7 Dos and Don’ts of Online Surveys

November 21, 2016       The NonProfit Times      

How do you know your nonprofit is meeting its mission? There are a lot of ways to get useful information that you can use to measure your success. One of the simplest — both to carry out and analyze — is an online survey.

But is an online survey as simple as asking a bunch of questions and posting them online?

Not exactly. A poorly designed survey is not likely to get a lot of participants—or worse, it might produce misleading results. Here are a few dos and don’ts to keep in mind before you create your next online survey.

Dos

  • Start with the End in Mind: Know what you want to learn and how you’re going to use the results. A little planning will help you write more targeted questions and prevent you from asking questions that aren’t helpful.
  • Know Your Audience: Make sure the questions are clear and relevant to your participants. If you want to know about your volunteer programs, create a survey just for volunteers and send it directly to them.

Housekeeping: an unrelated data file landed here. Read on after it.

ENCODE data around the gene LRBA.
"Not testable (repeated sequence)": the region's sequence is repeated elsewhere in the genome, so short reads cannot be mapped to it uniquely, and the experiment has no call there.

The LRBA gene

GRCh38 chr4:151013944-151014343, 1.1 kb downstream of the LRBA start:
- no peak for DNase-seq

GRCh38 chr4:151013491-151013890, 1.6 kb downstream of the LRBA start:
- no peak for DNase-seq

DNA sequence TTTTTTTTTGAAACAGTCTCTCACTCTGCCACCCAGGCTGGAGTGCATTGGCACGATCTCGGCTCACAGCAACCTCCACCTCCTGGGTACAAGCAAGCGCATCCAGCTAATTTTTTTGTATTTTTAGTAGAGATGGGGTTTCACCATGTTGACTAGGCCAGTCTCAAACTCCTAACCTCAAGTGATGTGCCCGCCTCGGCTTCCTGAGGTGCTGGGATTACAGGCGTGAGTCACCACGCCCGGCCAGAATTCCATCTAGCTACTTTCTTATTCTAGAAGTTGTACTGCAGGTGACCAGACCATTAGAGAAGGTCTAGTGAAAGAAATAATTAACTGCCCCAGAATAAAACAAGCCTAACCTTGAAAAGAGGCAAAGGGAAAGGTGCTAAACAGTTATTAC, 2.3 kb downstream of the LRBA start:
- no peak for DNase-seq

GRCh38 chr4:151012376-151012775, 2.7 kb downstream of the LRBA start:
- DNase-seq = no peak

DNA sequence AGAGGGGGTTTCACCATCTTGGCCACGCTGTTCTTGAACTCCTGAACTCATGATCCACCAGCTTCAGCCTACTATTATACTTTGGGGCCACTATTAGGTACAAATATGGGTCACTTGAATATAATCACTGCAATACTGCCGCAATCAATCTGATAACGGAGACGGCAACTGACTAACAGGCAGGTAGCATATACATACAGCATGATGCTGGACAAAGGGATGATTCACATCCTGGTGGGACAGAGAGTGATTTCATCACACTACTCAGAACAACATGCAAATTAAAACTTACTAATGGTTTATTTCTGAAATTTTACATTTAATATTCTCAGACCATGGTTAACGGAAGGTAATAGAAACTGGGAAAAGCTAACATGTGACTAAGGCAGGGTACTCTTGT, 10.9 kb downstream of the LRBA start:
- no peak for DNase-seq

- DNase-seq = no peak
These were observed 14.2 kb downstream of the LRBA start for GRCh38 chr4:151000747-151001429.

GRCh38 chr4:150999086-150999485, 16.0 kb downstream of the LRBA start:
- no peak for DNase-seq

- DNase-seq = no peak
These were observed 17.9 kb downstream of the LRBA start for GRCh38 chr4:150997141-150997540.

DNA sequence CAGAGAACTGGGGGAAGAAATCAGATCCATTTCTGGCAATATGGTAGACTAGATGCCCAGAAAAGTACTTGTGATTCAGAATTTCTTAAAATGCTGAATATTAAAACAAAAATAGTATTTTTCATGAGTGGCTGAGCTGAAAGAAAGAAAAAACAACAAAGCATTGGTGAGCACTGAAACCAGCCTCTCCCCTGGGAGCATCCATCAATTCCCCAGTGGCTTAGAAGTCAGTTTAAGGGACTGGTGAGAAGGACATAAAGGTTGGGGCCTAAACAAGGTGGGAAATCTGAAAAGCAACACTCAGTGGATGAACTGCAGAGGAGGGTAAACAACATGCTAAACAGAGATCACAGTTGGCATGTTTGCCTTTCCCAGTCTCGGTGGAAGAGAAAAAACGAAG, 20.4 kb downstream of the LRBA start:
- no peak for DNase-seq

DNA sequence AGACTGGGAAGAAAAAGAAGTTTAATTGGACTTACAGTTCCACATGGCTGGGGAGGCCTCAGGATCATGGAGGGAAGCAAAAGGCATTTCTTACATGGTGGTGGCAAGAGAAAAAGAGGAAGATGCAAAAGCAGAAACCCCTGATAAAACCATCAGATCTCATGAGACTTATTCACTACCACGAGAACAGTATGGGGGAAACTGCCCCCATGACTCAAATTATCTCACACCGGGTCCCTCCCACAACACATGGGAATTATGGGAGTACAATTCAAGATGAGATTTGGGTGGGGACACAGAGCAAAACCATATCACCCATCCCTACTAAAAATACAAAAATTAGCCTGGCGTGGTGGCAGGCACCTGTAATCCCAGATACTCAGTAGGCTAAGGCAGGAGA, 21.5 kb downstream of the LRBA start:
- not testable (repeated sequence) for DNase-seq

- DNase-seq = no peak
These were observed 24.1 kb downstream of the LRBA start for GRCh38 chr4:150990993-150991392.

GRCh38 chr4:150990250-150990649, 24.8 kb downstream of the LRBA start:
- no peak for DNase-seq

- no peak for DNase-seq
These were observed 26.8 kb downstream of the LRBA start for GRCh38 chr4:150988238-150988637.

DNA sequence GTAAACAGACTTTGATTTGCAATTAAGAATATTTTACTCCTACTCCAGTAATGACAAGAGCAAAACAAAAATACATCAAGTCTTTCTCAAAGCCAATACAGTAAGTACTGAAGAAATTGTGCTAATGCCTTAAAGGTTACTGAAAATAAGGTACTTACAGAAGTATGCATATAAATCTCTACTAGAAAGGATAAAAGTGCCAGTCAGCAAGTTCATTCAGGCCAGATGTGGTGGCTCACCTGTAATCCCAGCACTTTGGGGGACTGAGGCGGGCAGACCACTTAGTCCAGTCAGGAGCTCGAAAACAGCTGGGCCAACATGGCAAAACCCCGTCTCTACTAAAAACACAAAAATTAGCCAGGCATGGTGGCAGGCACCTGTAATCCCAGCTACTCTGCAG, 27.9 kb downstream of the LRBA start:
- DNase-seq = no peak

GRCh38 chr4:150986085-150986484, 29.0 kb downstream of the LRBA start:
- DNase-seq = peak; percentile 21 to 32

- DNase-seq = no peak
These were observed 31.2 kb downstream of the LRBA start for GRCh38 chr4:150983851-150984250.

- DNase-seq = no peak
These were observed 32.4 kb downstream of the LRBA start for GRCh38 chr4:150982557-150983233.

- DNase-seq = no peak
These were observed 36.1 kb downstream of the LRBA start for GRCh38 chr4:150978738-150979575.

• Grab Their Attention with the First Question: Is there one issue your constituents care about most? If so, put that question first. Once they’re engaged, they’re more likely to keep going.
  • Group the Questions Logically: Make sure all the questions on one topic are together. If there are multiple clusters of questions, create sections that clearly delineate the different topics.

Don’ts

  • Don’t Go On Too Long: The shorter the survey, the better the response rate. It’s ideal to keep the survey under five minutes.
  • Don’t Ask Two Questions in One: Questions that connect multiple ideas often produce confusing results. For example, if you ask, “Do you like to visit nonprofit websites and donate online?” you’re asking someone to consider both whether they like to visit nonprofit websites and whether they like to donate online. Some people might like to do one, but not the other. If the expectation is that they answer “yes” or “no,” they’re likely to skip the question or give an answer that doesn’t represent their actual behavior. It’s best just to split these into two questions: 1) Do you like to visit nonprofit websites? 2) Do you like to donate online?
  • Don’t Ask Leading Questions: If there’s an obvious right or wrong answer, you’re going to get the answer you wanted rather than the answer you actually need.